Speaking at the Woodrow Wilson Institute in March this year, the US former Ambassador to Liberia and current Ambassador to the United Nations, Linda Thomas Greenfield, said, “Liberia has a serious problem right now, and that’s taking on a number of issues, the foremost among them is the issue of corruption.” Ambassador Greenfield added: “Corruption is a democracy killer. It prevents the country from having the healthy business environment that it needs to lift Liberians out of poverty. And we cannot have that in a place like Liberia which we are counting on as a bulwark for Africa’s democracy.”
The stark public warnings by officials of the US Government appeared to have been largely unheeded by the Liberian Government. According to Transparency International’s Corruption Perception Index and Rankings of countries, while Liberia achieved its best ranking of 75 out of 180 nations during the administration of President Weah’s predecessor, the country has consistently recorded its worst rankings and scores under President Weah, which is now reported at 136 out of 180 countries from a previous of 137.
Despite spending millions of Liberian taxpayers’ dollars on public relations and lobbies in Washington, DC, President Weah and his officials have now trained their guns on Alexander Cummings, a former Coca Cola Executive, who is running to unseat Weah, for their current misfortunes in the chilling relationship with the United States.
Cummings identified corruption as a cancer he promises to fight against, and has repeatedly called on President Weah and other elected and appointed officials not to engage in corruption, repeatedly claiming that “Liberia is too rich for Liberians to be so poor”. He blames this unfortunate situation on corruption.
According to Cummings, a highly-regarded international corporate executive, “Rather than uselessly shifting blames, all President Weah and his administration officials need to do is commit to doing the right thing for the country and our suffering people, including by stopping the stealing in the government.” He added: “There must be consequences for stealing from the poor Liberian people, mismanaging our country’s resources, and abusing the privileges the Liberian people have provided to leaders to serve them. We will not end the suffering and poverty in our country until we ensure our leaders are accountable for the power we gave them to serve our nation.”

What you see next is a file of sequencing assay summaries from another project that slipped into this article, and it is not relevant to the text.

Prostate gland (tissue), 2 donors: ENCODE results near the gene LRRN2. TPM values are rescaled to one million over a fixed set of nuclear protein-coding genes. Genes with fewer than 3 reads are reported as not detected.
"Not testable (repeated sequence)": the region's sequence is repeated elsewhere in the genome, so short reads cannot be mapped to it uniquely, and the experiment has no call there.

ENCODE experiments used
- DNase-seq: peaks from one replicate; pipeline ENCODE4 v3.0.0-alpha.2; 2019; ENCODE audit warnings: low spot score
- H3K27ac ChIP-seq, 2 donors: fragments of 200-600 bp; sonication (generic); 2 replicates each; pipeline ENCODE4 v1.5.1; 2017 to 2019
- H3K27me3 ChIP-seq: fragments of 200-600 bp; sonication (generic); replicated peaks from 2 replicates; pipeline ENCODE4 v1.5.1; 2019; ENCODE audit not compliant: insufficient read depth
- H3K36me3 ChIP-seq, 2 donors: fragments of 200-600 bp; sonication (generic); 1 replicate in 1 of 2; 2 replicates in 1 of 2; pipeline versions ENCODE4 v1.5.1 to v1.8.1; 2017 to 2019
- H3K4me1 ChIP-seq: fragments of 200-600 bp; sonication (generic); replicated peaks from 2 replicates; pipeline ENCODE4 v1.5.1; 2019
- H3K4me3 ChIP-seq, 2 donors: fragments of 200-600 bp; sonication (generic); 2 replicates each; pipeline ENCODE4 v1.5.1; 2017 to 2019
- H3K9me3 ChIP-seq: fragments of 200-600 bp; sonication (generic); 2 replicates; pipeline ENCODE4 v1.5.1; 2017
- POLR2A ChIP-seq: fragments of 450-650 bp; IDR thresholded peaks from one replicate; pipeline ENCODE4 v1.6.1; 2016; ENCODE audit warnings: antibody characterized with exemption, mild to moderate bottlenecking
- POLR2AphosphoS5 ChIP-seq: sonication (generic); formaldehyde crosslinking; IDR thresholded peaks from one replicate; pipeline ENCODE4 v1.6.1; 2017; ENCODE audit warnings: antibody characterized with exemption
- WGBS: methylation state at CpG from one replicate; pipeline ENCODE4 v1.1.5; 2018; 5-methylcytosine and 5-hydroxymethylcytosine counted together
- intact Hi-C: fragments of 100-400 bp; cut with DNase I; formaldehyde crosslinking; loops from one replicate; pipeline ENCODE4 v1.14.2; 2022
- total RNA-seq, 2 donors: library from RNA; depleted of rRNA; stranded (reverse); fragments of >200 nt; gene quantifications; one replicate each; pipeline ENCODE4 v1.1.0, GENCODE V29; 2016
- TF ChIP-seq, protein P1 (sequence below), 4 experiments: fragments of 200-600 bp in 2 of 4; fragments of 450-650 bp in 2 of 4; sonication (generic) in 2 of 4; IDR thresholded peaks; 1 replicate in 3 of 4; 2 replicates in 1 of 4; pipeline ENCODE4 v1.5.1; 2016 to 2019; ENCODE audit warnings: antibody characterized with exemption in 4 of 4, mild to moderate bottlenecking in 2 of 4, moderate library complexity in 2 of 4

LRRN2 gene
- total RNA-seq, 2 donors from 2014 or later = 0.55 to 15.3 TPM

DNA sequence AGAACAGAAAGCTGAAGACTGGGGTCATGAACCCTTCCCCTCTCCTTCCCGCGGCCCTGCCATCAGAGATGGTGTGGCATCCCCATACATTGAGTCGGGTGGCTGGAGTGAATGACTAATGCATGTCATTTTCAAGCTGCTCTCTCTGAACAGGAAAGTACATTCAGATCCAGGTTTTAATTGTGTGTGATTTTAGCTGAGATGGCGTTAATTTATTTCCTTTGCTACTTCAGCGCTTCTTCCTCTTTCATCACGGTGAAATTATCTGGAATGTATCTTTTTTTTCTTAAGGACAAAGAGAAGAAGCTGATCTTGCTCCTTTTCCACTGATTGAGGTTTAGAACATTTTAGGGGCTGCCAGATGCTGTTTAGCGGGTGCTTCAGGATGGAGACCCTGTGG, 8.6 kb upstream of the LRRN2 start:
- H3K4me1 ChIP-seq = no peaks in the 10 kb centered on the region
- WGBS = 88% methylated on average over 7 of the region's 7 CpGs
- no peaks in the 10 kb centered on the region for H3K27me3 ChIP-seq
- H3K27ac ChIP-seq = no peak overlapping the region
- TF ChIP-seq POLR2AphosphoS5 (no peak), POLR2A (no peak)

It cannot be said that all is well in US-Liberia relations. By law, the Liberian President is the Chief Architect of the country’s foreign policy. To the extent that the relationship between the US and Liberia is deteriorating, the responsibility falls on the shoulders of President Weah to reverse this course. Liberians and Liberia are too connected to the United States to ignore worsening diplomatic relations between the two countries.
The warning signs for Liberia are becoming ominous. Unfavorable relations between the US and Liberia cannot benefit Liberia. Restricting President Weah to only within the vicinity of the UN amounts to declaring the Liberian President unwelcome to the United States. For Liberians, this collapse in relationship, after Weah inherited a healthy one with the United States, Liberia’s biggest development partner and historic friend, should be concerning.
* The author, BSc., LLB, LL.M, former Liberia’s Permanent Representative to the International Maritime Organization (IMO). Also served with Liberia’s Ministry of Information, Culture and Tourism from 2008 as Assistant and later Deputy Minister for Press & Public Affairs. Jackson defends a political career which arises from his days as a student activist at the University of Liberia